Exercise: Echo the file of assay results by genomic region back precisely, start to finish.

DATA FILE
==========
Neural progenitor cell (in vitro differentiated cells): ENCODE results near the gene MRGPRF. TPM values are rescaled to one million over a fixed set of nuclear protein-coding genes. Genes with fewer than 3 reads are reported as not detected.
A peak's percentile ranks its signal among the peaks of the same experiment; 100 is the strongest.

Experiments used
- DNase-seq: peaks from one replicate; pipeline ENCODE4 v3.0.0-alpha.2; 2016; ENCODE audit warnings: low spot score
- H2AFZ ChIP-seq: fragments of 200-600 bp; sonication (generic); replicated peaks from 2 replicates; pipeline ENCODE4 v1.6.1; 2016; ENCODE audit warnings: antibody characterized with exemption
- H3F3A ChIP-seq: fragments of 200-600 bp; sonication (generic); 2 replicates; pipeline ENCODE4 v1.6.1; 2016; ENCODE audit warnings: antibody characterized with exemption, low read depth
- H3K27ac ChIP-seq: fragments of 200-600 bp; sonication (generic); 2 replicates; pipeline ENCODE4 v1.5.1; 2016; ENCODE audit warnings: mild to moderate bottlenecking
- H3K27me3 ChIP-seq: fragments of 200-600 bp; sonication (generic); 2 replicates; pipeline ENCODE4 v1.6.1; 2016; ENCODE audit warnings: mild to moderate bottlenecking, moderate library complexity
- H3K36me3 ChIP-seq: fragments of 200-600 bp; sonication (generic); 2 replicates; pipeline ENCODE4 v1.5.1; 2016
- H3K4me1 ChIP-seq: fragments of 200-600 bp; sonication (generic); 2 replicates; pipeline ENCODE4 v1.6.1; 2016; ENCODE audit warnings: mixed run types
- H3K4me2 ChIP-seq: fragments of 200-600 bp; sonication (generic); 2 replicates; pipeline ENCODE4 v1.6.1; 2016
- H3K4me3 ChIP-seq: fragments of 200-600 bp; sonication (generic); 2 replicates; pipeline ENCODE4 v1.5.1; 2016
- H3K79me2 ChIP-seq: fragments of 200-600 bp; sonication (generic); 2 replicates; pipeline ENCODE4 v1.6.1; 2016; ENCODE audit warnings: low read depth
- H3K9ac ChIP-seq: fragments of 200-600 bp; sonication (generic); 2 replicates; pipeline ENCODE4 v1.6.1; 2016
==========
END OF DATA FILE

Neural progenitor cell (in vitro differentiated cells): ENCODE results near the gene MRGPRF. TPM values are rescaled to one million over a fixed set of nuclear protein-coding genes. Genes with fewer than 3 reads are reported as not detected.
A peak's percentile ranks its signal among the peaks of the same experiment; 100 is the strongest.

Experiments used
- DNase-seq: peaks from one replicate; pipeline ENCODE4 v3.0.0-alpha.2; 2016; ENCODE audit warnings: low spot score
- H2AFZ ChIP-seq: fragments of 200-600 bp; sonication (generic); replicated peaks from 2 replicates; pipeline ENCODE4 v1.6.1; 2016; ENCODE audit warnings: antibody characterized with exemption
- H3F3A ChIP-seq: fragments of 200-600 bp; sonication (generic); 2 replicates; pipeline ENCODE4 v1.6.1; 2016; ENCODE audit warnings: antibody characterized with exemption, low read depth
- H3K27ac ChIP-seq: fragments of 200-600 bp; sonication (generic); 2 replicates; pipeline ENCODE4 v1.5.1; 2016; ENCODE audit warnings: mild to moderate bottlenecking
- H3K27me3 ChIP-seq: fragments of 200-600 bp; sonication (generic); 2 replicates; pipeline ENCODE4 v1.6.1; 2016; ENCODE audit warnings: mild to moderate bottlenecking, moderate library complexity
- H3K36me3 ChIP-seq: fragments of 200-600 bp; sonication (generic); 2 replicates; pipeline ENCODE4 v1.5.1; 2016
- H3K4me1 ChIP-seq: fragments of 200-600 bp; sonication (generic); 2 replicates; pipeline ENCODE4 v1.6.1; 2016; ENCODE audit warnings: mixed run types
- H3K4me2 ChIP-seq: fragments of 200-600 bp; sonication (generic); 2 replicates; pipeline ENCODE4 v1.6.1; 2016
- H3K4me3 ChIP-seq: fragments of 200-600 bp; sonication (generic); 2 replicates; pipeline ENCODE4 v1.5.1; 2016
- H3K79me2 ChIP-seq: fragments of 200-600 bp; sonication (generic); 2 replicates; pipeline ENCODE4 v1.6.1; 2016; ENCODE audit warnings: low read depth
- H3K9ac ChIP-seq: fragments of 200-600 bp; sonication (generic); 2 replicates; pipeline ENCODE4 v1.6.1; 2016